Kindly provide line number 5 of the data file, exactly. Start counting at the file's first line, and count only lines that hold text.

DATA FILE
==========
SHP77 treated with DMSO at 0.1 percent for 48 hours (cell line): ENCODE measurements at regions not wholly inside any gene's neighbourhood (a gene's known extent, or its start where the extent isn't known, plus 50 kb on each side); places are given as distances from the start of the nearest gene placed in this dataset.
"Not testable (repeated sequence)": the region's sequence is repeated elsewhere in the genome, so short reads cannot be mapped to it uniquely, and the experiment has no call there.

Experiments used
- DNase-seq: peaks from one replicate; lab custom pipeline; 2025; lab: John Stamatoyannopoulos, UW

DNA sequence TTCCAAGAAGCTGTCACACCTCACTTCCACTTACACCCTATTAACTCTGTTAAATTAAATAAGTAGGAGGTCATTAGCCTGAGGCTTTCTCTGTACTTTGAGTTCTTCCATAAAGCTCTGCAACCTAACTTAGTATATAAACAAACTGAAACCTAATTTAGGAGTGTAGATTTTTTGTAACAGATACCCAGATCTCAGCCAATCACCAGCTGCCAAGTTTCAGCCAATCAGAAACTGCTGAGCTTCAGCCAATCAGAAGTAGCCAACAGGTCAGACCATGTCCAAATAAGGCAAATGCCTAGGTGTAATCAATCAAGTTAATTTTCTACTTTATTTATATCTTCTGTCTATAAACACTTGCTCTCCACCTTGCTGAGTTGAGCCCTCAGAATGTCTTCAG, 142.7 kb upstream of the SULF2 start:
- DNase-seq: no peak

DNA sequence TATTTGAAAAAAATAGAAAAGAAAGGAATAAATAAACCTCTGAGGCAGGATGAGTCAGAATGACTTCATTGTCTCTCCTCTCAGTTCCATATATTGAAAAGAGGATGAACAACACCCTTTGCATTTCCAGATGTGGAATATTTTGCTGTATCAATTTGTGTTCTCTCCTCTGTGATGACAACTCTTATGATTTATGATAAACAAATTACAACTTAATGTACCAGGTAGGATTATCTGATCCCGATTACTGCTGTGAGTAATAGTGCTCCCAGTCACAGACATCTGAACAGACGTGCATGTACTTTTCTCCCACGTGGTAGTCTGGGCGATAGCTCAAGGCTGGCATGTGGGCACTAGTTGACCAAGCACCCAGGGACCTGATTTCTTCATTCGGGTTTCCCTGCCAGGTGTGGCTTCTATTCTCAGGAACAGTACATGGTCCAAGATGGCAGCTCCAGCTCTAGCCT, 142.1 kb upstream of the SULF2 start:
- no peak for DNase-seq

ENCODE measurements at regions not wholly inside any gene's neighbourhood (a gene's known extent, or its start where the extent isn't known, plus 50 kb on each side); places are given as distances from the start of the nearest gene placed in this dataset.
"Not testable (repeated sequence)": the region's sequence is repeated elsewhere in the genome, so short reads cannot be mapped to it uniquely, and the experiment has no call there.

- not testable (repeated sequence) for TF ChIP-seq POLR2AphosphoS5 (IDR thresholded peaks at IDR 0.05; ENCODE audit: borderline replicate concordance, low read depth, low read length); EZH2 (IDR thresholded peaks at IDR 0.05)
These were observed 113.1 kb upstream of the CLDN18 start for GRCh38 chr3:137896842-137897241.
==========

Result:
DNA sequence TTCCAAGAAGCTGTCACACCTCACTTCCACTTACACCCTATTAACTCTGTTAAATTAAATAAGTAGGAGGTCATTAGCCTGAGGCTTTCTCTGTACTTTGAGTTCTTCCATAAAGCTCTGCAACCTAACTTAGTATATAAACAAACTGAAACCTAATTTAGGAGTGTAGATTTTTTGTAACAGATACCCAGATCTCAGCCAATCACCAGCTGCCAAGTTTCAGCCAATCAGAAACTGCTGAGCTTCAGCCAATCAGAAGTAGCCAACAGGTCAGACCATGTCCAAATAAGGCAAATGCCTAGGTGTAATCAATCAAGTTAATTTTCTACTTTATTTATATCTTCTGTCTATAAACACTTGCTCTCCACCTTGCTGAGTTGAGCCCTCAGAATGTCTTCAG, 142.7 kb upstream of the SULF2 start: